One day, Stewart Wolf, an American cardiologist, was talking to a friend about the rising rate of heart disease in America. His friend mentioned that there is no heart disease in Roseto. Wolf was amazed. How could this possibly be? He paid a visit to the newly established town and conducted some research. The statistics were staggering: No heart disease in Roseto!
Wolf investigated all the possible reasons behind this ‘strange’ phenomenon:
· These people secret did not lie in their diet (their obesity rate was like everywhere else in the States),
· It wasn’t exercise either (they weren’t doing anything extra),
· It wasn’t health habits (the % of those who smoked or drank alcohol was like anywhere else in America),
· And, it wasn’t genetics (he studied Rosetians who migrated to other places in the States),
So what was it? It was rather their bonds!!! The social structure Rosetians tightly preserved, the loving and caring society they built, and the spiritual beliefs they safeguarded literally protected their hearts and possibly protected all other aspects of their physical and emotional heath.
Well, it might seem strange to talk about human bonds and connections in this challenging time of physical distancing and social isolation. But, let’s face it. Human connection is an essential need… an integral part of being human. No one can deny that even the most introverted persons like myself. And, in this COVID era, loneliness is looming over our lives, over everyone’s life and it could be affecting not only our emotions but also our physical health.
I recently sat with a widow who lost her husband to COVID. They had been together for 60 years. They have no children and no relatives in Canada. She was grieving 60 years of love and connection… grieving that she could not give him a goodbye hug or throw him a proper funeral… grieving not having their friends around her for comfort and to share precious memories… A deep feeling of loneliness was surrounding her life… she described it as sinking into a deep dark cave.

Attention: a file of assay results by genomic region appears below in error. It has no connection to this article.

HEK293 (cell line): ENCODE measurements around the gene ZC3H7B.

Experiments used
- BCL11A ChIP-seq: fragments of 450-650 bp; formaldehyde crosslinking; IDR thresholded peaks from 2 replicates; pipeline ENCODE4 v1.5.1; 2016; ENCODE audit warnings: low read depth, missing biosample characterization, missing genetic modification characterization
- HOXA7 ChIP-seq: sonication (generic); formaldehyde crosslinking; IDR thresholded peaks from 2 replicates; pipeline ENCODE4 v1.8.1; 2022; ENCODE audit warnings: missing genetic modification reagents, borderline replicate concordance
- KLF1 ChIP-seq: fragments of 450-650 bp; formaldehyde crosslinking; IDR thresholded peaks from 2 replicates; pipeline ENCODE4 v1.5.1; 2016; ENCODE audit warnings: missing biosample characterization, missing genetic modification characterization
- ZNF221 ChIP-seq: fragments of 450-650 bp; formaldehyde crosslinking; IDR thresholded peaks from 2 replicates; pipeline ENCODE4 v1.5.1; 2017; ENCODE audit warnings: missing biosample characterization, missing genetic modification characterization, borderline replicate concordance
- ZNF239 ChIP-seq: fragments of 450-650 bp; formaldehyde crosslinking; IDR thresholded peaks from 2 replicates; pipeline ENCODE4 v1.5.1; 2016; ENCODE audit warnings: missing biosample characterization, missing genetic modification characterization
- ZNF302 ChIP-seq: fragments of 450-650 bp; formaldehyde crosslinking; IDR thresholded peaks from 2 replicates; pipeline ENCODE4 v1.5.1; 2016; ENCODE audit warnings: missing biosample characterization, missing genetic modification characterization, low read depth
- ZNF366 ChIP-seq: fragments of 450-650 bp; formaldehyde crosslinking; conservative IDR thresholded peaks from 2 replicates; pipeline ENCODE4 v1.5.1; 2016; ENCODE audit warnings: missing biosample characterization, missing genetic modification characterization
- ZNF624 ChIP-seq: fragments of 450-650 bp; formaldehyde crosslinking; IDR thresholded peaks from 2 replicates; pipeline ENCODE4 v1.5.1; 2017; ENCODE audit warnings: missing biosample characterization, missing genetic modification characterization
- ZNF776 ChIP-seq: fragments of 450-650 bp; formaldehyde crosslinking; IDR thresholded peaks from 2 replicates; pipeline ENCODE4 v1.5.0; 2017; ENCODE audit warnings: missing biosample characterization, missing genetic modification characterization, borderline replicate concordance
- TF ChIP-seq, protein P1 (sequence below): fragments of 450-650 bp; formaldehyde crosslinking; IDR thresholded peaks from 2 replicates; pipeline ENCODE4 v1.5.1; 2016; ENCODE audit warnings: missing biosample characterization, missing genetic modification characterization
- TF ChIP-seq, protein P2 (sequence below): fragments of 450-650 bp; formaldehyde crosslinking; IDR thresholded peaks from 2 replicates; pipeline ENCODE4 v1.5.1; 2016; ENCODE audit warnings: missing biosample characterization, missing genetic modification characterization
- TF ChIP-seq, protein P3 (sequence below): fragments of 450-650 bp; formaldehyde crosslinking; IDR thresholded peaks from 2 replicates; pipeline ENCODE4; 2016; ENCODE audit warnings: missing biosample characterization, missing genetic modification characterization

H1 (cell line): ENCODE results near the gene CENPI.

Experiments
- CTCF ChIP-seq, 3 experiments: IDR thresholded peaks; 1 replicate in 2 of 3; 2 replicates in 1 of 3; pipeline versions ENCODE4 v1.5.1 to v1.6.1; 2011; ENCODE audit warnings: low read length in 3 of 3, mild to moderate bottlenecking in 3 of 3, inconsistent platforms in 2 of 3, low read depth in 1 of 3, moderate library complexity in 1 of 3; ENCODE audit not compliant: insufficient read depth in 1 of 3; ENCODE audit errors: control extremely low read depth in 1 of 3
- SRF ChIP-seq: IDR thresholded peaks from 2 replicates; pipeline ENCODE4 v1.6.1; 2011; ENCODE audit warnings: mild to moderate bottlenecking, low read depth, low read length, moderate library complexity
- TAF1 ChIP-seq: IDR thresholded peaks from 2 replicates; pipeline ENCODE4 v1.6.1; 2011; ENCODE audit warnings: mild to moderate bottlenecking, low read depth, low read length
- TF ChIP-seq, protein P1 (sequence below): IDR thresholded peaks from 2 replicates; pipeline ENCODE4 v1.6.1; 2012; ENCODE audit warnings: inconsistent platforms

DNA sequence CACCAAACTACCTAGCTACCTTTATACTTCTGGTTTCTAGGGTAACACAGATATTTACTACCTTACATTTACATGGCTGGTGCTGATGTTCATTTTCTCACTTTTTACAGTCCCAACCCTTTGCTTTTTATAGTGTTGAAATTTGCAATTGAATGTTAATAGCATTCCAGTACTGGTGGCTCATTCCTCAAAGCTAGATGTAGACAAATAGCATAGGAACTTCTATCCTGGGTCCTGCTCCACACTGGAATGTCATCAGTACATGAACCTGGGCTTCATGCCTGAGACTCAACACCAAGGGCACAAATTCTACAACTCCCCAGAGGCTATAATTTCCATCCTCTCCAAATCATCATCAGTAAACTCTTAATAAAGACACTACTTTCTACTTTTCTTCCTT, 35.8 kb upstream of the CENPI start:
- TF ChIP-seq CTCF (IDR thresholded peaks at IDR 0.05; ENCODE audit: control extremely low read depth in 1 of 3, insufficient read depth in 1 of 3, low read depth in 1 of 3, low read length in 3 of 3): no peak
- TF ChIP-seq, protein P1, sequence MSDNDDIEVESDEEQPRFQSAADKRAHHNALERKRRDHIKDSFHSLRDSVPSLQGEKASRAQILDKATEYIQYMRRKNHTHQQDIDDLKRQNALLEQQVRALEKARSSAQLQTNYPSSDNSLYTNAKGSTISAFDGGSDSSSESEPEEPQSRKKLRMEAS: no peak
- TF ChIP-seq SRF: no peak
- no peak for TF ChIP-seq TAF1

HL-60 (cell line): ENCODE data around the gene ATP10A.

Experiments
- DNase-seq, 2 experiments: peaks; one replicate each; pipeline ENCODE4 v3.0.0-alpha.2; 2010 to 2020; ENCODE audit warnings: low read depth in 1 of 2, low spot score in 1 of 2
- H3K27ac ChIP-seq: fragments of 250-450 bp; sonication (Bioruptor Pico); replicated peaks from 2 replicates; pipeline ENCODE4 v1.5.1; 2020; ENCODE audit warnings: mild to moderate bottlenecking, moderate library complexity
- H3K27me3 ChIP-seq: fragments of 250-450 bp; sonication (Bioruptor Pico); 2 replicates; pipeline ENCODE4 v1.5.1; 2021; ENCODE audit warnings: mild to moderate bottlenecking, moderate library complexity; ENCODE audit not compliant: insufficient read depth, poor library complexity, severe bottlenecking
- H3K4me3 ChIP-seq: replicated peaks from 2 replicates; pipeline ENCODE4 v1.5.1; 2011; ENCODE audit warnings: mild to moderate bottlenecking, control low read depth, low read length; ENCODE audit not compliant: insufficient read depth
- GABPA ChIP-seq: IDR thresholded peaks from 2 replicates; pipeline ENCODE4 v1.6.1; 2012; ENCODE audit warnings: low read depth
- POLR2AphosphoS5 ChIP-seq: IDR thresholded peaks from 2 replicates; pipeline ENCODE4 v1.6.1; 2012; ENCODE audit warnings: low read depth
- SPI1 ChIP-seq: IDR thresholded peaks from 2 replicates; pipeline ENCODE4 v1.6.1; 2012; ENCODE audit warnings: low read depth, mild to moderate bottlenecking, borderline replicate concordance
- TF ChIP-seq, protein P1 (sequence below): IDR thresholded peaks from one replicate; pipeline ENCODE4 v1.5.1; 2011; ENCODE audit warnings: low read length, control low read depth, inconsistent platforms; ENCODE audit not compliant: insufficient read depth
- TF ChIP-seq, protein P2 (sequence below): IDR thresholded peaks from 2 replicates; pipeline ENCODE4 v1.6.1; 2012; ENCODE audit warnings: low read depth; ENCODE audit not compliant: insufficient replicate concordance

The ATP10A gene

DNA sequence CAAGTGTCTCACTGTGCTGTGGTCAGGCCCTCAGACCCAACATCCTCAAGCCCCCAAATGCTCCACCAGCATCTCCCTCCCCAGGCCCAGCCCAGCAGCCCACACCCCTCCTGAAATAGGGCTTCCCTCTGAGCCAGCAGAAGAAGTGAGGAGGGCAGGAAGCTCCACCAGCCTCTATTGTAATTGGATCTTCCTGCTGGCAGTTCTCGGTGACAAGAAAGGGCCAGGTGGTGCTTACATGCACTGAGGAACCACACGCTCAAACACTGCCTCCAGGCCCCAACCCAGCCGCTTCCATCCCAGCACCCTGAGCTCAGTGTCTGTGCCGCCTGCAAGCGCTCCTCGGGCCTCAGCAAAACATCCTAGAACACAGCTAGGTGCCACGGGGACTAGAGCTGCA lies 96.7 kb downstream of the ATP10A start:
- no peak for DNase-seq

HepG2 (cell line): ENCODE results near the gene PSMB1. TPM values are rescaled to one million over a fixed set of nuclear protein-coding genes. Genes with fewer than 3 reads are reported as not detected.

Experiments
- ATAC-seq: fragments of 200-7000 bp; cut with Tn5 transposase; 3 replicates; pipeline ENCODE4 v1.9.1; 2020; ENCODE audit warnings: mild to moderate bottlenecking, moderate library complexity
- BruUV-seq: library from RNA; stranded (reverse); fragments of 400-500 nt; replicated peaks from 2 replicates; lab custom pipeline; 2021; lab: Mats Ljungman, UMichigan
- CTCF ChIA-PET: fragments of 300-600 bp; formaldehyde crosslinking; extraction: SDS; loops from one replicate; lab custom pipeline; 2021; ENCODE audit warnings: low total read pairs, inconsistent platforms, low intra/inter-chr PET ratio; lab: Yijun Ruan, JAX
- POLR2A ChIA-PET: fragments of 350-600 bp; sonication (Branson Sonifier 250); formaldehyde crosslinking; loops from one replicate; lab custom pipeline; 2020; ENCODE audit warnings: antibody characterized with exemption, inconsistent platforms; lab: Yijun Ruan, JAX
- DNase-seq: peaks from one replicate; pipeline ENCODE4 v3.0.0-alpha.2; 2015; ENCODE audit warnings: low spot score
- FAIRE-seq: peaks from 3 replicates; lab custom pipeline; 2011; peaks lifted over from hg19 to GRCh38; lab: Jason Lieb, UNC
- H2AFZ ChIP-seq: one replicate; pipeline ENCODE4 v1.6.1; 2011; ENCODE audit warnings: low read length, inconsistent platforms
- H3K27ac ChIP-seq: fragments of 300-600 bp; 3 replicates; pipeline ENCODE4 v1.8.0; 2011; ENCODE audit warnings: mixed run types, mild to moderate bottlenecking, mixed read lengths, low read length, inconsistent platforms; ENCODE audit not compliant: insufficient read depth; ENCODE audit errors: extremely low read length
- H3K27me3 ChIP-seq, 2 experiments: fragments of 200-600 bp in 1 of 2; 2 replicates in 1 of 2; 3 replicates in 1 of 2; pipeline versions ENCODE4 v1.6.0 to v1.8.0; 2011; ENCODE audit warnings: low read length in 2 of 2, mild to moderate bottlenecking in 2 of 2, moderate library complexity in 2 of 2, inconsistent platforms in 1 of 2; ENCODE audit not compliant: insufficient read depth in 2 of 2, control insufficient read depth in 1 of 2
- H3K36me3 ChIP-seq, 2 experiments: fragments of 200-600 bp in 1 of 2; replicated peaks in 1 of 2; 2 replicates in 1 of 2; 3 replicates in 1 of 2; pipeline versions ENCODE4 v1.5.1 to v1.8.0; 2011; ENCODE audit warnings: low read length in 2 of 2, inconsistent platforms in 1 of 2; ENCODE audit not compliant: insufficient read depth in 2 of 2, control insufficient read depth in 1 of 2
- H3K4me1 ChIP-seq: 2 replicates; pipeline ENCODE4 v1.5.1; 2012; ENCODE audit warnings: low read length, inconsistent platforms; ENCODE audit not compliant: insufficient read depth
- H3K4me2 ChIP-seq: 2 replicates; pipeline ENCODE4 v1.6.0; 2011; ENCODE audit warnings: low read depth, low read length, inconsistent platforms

Loneliness is radically different from solitude. Loneliness is not about being alone; it is rather about feeling helpless, powerless and lack of belonging. As human beings, we need to feel seen and heard.
Sharing her pains and deep sadness helped ease the widow’s loneliness. She is still grieving, yet she felt heard and seen. She lifted a burden off her heart and started to slowly climb out of her deep dark cave.
I believe that human bonding and connection have never been more important than they are now, in this new reality of the pandemic we are living, the new norm that is here to stay for God knows how long. The way out of loneliness or isolation is to love more deeply… A kind of love that encompasses every aspect of our life, of ourselves and of everyone around us.
In order for us to deal with loneliness, we need to be comfortable with ambiguity. We need to approach life with love and awe seeing the wisdom in every experience even the most tragic ones. We need to learn to relax expectations, to give greater weight on momentary joys, to experience life more deeply, and to balance healthy attachments with detachments and engagement with relinquishing.
We also need to engage in self-reflection, establish a friendship with ourselves and connect with our feelings on a much deeper level. And, as Henri Nouwen teaches, when we reach deeper into our hearts, we sit in deep reflection with our powerlessness and listen to “that place within us where our deepest desires align with God’s desire.”
Our loneliness requires courage to keep going. It requires patience, flexibility, and trust. Our darkest moments help us slow down, reflect at, and absorb life lessons, challenges, and trials. It helps us find the perfect rhythm that synchronizes our heart with the delicate flow of life, with all its ups and downs, joys and sorrows.
Despite the challenging times we are living, we are still meant to enjoy the ride with all its bumps and troughs… we are meant to find happiness amidst the rubbles… Happiness in honouring the struggle and staying curious about the endless possibilities it is bringing… Happiness is finding excitement on every corner and joy in every lesson… Happiness in learning and growing… in serving… happiness in connecting… even if we need to sometimes dig deeper into our lonely hearts to find those connections.